McCaffrey believes this represents “a great opportunity for partners and providers that are offering high-quality ‘as a service’ solutions. Conversely, organisations that are providing solely infrastructure-based solutions may find it difficult to compete”. The move from opex to capex is also fuelling the shift to ‘as a service’ solutions.
A major cause for concern is the global shortage of ICT talent with organisations struggling to find the resources they need. Service providers such as Logicalis can help redress this problem by providing access to a wider pool of experts and in-depth specialist knowledge.
He predicts that ‘as a service’ will “continue to grow and disrupt the IT space” in 2019 and 2020, fuelling a reliance on managed service providers to innovate and offer practical solutions for the customer that “meet all of the stated requirements and deliver the desired outcomes”.
With security one of the biggest threats facing organisations, the security capabilities of a service provider “will be a key factor for companies in selecting an ‘as a service’ provider”.
But McCaffrey warns that the drive towards ‘as a service’ requires “a level-headed and considered approach”. It is vital that organisations “build a framework and plan security as part of a cloud deployment from the beginning to allow the agility to be harnessed under the governance of the appropriate framework”.
Rob Curley, managing director, Singlepoint
Curley observes that cloud is becoming standard for a lot of customers and a number are adopting a ‘cloud first’ strategy. Even financial services companies are starting to go down the cloud route. And many are not just using it for SaaS but also to build their own applications and to put some of their core capabilities onto the cloud.
“Something has changed in the last six to 12 months,” he says. “We wouldn’t have often seen organisations willing to go down that route before, they were still looking to put everything in their data centres.”
The company has built its own digital platform over the past 18 months and Curley reveals it has had “a lot of engagement around that and we’ve licensed it to a number of organisations”. Singlepoint has done a lot of work for companies seeking to digitise the customer experience and streamline it via mobile apps or web apps. “A lot of banks and financial services companies are spending money in that space and there’s a lot of work there right now”. He expects more of that work to come the company’s way “based on our success over the last six to 12 months”.
In terms of challenges, he thinks that “a lot of organisations are still struggling with IoT, AI and machine learning. You hear of people doing things in these areas, but when you scratch at the surface, it’s pretty light. They’re trialling or testing the waters, it’s all quite lightweight. I wouldn’t see a huge amount of success in that space for a lot of enterprises to date – they’re still trying to get their heads around these things”.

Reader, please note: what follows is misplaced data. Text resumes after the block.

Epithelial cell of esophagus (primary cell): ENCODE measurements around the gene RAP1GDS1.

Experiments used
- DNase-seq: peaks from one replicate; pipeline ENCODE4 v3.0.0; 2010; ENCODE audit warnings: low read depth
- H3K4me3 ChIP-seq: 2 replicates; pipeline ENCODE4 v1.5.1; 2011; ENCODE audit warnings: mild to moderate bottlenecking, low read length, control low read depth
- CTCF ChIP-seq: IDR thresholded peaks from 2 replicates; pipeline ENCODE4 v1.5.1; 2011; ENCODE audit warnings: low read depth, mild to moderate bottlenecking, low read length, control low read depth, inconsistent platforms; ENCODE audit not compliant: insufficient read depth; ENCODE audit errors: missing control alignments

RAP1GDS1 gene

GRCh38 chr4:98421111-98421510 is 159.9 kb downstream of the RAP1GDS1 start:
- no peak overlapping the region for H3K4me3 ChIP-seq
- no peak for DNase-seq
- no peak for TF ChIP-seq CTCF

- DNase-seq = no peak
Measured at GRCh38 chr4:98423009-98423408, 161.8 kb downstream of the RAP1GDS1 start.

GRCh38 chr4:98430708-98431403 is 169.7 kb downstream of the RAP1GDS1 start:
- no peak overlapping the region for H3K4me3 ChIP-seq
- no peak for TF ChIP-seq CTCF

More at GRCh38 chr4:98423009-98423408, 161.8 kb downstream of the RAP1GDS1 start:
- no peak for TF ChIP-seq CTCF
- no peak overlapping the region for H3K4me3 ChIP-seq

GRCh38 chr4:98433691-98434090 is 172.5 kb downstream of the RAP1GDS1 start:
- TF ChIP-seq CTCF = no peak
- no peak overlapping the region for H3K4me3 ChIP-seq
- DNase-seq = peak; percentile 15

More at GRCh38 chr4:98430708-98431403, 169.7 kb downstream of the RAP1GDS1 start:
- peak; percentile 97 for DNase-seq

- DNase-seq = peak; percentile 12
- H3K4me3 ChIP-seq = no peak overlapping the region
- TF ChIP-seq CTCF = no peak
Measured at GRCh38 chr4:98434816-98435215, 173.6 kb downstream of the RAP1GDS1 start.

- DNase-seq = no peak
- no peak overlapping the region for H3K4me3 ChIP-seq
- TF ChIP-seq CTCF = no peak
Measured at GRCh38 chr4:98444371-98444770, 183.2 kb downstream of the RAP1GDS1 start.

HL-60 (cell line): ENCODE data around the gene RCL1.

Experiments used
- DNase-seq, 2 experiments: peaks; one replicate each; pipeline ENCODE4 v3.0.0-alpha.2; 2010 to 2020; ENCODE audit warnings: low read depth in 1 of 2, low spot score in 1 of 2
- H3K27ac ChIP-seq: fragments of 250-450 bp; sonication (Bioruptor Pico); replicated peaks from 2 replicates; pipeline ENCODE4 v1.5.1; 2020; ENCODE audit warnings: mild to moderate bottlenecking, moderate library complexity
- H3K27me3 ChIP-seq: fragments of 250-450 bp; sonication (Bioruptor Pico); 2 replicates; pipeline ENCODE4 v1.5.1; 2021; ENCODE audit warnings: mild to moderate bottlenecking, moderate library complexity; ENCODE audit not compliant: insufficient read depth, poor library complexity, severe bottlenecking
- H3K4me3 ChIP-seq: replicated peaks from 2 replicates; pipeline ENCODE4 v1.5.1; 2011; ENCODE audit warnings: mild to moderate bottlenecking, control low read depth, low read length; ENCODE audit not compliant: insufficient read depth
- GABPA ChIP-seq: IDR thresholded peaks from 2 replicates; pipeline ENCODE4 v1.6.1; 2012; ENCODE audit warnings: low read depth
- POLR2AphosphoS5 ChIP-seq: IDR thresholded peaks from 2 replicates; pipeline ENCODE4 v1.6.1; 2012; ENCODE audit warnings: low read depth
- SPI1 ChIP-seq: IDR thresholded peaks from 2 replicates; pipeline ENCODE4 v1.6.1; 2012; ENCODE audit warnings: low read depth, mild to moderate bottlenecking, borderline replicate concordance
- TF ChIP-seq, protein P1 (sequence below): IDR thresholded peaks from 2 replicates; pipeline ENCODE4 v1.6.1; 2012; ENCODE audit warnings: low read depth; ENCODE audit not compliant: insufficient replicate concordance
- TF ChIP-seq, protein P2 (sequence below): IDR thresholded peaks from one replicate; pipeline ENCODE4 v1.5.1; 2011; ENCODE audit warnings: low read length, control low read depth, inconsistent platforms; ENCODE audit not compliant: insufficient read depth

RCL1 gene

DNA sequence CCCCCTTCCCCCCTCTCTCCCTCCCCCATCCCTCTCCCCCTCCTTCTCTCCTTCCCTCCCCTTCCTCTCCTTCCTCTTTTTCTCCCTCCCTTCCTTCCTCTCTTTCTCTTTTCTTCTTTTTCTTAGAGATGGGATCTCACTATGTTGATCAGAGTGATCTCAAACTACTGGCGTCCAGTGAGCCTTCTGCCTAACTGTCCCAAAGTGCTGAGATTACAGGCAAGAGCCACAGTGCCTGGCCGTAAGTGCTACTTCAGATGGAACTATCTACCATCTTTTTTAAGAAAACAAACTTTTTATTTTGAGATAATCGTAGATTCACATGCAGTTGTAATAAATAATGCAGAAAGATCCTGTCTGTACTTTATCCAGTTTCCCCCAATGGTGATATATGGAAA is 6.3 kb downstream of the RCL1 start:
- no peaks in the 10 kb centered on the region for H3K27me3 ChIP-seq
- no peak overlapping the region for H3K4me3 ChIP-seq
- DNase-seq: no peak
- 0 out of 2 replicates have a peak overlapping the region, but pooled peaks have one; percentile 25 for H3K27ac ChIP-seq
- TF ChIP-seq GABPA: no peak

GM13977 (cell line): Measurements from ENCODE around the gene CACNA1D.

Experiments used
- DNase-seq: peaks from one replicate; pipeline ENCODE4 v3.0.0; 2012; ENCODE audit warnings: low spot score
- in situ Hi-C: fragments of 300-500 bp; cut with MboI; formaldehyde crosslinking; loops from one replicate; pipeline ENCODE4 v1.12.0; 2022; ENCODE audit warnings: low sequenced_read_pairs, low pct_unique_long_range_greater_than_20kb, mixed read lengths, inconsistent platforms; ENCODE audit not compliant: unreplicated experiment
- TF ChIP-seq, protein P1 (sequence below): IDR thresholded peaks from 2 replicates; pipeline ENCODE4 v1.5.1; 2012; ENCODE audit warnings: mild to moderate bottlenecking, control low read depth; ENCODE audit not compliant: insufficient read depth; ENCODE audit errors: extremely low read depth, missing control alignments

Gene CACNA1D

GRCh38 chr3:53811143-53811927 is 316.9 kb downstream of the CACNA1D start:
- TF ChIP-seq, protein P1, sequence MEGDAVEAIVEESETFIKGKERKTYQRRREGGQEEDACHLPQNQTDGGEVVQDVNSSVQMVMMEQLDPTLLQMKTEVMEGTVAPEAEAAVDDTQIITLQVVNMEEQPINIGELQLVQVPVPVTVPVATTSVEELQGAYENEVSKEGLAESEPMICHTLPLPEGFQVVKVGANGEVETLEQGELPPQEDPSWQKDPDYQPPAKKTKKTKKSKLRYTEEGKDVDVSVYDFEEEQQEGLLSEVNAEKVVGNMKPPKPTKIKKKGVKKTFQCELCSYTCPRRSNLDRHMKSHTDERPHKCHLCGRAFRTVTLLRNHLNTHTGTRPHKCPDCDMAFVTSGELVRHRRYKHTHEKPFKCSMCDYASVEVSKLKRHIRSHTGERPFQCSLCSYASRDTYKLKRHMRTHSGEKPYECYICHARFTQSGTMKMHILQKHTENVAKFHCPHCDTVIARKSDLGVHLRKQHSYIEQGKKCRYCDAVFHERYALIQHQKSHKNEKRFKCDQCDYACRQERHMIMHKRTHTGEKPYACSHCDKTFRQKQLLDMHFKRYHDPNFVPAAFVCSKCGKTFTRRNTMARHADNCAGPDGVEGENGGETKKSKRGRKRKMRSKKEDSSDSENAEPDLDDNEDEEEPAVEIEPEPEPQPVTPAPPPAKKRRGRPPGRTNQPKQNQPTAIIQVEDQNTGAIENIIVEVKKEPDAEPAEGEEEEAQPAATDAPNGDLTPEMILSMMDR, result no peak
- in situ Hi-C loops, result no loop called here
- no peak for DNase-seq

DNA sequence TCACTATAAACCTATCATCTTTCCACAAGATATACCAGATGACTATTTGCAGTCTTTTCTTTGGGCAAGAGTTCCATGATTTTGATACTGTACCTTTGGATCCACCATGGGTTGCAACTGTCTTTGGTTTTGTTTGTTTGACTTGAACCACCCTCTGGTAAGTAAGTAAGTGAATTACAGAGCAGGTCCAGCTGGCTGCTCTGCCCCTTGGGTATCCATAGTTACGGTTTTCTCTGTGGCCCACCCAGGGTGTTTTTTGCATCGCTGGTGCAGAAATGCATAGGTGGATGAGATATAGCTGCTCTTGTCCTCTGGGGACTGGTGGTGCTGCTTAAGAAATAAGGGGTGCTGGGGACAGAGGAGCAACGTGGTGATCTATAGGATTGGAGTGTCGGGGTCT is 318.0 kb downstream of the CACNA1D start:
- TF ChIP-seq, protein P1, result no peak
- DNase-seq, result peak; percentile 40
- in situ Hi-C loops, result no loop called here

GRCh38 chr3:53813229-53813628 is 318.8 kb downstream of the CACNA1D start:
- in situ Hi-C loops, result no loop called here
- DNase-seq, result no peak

As for the rest of 2019, there is Brexit and the effect it could have. Also, finding people with technical skills is an issue. Singlepoint is trying to solve this through “a combination of partnering with people and bringing in staff from Brazil and India through sponsorship for very particular skill sets”.
Michael Conway, director, Renaissance
“There are years where nothing very significant or interesting happens but 2019 has been very dynamic,” Conway comments. “It’s gone quickly. The speed of development and economic activity is faster than ever.”
He describes it as one of the challenges of an ‘always-on’ society. “The pressures of always on are just getting worse and worse,” Conway comments. “But that’s good as well because it means the delivery of technology and enabling technology are to the forefront and are core for most businesses.”
Businesses going into 2020 “will not survive without technology enabling them. That’s the reality of life, they’re completely dependent on technology.”
The always-on society has massive implications from the point of view of a business focused on security. Confidentiality, availability and integrity are even more significant and more complex.
He says that many clients are spending the same amount of money but in a more sensible way by identifying and putting in the right technology. “The ones wasting their money haven’t changed where they’re spending it.” Conway warns that corporates may have to make higher investments and increase their spend in security but it will be used to deliver better, more robust systems.
At a macro level, Brexit could have an impact but there are some major projects that are moving ahead because “the world can’t stop, they have to get on with it. The rest of 2019 and into 2020 will be good. People are getting ready to do some decent stuff in 2020. The larger organisations are reinvesting and moving ahead. They have to do stuff. You can’t stay static.”